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Highlighting Fresh Water

Carl Richards

It’s huge, it’s cold, it’s beautiful, it’s treacherous, it’s a fisheries and water quality manager’s nightmare; these all describe Lake Superior. Because ours is the only Sea Grant program exclusively focused on this grand lake, we are acutely aware of the importance and significance of Lake Superior to this region and its economies. But it’s the lake’s ecosystem that provides the beauty and functions of the lake that we’ve come to appreciate.

This intriguing mix of physical and biological processes occur over scales of space and time ranging from the diatoms attached to a rock pebble on Park Point beach to the circulation patterns moving fish and nutrients among the eastern and western basins of the lake... from the moments it takes a biochemical reaction to occur inside a bacterial cell in the St. Louis River to the eons it takes to sculpt the rock formations of the North Shore. Although we understand many aspects of ecosystem processes there is still much to be learned in order to continue to enjoy, use, and manage Lake Superior’s resources.

Minnesota Sea Grant’s research program is an important tool for fostering needed scientific information about the lake. However, one of the greatest challenges we and other scientists and resource professionals around the lake face on a daily basis is public education. What people do affects the lake. There’s no getting around it. And the issues concerning the lake and the linkages between these issues and the lake’s ecosystem are complex. So, it’s important to explain how the lake’s ecosystem works in a way that sparks understanding and encourages people to work to maintain a healthy lake into the future.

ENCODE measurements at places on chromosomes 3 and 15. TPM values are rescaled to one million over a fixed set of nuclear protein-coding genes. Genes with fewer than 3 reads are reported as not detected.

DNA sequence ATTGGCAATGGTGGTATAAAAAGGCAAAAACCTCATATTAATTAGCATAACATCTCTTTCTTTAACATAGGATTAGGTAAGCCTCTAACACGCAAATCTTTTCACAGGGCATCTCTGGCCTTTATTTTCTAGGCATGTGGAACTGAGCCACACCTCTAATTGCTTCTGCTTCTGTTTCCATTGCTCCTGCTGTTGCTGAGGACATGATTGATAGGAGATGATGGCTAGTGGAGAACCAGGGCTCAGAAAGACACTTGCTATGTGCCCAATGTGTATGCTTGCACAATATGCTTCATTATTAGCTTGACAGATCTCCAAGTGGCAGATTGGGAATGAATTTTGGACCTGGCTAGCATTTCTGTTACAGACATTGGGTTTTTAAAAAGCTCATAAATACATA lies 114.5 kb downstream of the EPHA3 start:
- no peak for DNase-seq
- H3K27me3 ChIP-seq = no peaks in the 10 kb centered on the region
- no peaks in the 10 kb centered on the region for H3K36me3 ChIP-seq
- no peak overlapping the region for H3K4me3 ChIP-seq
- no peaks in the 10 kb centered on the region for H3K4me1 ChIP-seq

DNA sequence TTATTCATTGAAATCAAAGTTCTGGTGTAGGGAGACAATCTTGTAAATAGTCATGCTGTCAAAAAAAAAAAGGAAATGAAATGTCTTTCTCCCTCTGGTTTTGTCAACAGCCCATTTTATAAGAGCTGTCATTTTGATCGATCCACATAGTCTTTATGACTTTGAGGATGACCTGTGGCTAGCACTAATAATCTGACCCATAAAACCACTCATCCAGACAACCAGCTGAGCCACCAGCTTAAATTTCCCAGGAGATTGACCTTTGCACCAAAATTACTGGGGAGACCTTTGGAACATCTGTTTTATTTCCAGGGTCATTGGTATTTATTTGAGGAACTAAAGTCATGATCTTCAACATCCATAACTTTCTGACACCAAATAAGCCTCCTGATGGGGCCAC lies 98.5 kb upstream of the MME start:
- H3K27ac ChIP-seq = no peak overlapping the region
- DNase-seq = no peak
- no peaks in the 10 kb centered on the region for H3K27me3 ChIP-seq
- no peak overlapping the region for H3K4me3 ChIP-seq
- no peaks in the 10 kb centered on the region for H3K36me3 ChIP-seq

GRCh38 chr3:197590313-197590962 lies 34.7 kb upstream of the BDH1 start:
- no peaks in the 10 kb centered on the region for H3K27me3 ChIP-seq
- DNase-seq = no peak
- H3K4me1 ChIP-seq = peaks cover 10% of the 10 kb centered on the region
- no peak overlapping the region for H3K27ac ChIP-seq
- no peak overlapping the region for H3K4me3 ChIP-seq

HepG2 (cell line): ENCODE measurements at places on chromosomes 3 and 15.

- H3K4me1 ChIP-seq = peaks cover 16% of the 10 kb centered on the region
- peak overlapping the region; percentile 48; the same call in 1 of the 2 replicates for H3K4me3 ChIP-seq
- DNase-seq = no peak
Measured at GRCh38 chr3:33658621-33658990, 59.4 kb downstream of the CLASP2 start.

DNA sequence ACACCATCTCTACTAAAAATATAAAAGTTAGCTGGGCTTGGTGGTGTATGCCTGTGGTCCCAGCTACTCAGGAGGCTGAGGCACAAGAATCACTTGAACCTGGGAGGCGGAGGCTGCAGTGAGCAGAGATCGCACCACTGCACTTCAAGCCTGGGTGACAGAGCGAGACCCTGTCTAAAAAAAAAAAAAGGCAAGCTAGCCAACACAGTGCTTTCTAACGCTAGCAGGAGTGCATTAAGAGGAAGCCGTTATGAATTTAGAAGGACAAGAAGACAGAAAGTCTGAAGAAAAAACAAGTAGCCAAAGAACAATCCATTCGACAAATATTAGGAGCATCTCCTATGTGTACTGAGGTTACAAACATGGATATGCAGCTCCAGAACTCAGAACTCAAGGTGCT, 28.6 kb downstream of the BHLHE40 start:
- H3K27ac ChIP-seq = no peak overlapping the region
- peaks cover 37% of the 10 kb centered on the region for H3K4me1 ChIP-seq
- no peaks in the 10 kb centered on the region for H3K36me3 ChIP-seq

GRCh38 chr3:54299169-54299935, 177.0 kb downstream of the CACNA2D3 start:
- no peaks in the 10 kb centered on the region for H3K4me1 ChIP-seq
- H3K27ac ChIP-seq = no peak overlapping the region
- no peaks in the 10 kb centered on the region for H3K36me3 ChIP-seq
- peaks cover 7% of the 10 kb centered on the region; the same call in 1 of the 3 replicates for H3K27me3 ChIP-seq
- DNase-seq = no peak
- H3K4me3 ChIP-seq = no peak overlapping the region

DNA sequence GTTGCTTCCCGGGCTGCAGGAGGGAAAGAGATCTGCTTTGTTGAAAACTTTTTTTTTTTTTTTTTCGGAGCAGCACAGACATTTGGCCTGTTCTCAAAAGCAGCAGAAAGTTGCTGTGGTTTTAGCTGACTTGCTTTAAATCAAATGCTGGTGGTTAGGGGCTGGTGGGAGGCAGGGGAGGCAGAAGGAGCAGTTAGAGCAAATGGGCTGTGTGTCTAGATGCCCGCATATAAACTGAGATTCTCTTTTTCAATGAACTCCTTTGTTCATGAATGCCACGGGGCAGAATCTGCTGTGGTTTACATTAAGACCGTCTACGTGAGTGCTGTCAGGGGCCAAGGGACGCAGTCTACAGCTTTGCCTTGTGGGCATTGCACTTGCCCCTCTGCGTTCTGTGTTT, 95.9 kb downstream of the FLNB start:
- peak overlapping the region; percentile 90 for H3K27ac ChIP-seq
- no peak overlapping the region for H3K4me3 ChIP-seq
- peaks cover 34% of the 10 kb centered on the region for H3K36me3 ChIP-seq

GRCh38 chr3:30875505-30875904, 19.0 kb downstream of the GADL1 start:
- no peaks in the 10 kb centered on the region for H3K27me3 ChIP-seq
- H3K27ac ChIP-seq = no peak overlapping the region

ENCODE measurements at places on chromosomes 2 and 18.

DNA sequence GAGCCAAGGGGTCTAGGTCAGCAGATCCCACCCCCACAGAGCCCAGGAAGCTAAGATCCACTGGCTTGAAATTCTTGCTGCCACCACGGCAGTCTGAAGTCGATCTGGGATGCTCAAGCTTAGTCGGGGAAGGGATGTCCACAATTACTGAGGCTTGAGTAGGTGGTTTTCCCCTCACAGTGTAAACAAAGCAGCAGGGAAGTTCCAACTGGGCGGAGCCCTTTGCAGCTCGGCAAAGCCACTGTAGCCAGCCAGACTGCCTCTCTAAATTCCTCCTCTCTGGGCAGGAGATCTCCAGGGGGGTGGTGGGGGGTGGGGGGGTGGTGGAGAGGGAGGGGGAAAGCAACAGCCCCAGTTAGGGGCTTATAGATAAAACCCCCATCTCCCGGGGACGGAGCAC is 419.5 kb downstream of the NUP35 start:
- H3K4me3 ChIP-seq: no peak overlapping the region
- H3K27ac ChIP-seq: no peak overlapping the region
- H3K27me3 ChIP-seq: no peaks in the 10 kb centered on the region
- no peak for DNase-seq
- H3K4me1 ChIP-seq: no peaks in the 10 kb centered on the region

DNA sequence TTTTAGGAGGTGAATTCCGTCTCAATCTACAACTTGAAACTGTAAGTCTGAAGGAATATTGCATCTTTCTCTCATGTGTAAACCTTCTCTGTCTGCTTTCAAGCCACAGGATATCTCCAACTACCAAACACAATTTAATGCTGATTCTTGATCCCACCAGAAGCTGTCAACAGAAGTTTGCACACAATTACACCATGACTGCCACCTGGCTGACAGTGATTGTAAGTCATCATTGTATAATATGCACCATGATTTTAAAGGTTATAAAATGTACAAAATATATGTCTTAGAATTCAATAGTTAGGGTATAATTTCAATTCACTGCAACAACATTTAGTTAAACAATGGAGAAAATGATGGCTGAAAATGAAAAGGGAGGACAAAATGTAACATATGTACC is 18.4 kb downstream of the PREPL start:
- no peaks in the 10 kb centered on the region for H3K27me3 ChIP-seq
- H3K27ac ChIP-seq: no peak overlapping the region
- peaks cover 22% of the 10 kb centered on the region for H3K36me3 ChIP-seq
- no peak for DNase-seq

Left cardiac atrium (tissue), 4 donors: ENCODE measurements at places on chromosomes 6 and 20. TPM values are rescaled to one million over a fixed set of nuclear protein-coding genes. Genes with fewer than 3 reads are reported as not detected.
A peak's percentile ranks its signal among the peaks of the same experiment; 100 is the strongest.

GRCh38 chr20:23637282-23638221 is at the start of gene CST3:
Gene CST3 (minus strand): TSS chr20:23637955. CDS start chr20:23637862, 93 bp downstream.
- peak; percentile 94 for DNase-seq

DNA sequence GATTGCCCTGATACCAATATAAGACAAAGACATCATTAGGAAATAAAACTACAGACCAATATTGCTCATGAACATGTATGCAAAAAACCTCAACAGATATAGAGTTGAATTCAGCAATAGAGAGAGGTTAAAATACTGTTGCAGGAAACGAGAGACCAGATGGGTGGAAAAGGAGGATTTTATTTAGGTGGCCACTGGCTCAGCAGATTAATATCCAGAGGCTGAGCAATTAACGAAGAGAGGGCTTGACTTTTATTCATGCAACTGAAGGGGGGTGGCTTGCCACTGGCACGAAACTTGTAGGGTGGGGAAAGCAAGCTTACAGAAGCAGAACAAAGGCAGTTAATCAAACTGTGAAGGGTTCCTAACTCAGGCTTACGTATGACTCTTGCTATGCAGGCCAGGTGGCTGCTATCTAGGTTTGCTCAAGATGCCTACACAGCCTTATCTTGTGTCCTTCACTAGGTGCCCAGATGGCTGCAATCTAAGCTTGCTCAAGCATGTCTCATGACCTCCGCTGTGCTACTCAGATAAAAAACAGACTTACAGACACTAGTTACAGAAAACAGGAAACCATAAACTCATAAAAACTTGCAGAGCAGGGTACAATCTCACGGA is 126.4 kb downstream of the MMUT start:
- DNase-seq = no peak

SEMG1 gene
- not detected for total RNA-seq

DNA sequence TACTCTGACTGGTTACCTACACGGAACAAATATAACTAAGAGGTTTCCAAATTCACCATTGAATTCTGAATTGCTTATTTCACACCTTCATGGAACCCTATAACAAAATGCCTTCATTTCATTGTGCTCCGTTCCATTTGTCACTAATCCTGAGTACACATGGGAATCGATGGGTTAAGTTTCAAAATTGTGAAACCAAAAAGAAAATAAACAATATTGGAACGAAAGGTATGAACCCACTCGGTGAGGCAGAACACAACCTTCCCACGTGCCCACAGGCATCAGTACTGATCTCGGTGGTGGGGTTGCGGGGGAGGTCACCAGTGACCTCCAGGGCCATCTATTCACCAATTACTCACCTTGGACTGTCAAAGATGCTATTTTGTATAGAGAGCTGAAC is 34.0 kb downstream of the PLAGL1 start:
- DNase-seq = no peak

We welcome our new neighbor in Duluth, the Great Lakes Aquarium, as a partner in fostering this education process. Although the lake’s ecosystem is beautiful and dynamic, it’s often difficult to envision. The Great Lakes Aquarium has done a masterful job of bringing elements of that complex system into a format that allows the people to glimpse some of the complexities of that system in a fun and informational way. We look forward to working with the Great Lakes Aquarium in continuing to communicate the importance and complexities of this amazing lake well into the future.

Welcome Great Lakes Aquarium!

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Carl Richards
Minnesota Sea Grant Director

By Carl Richards
September 2000

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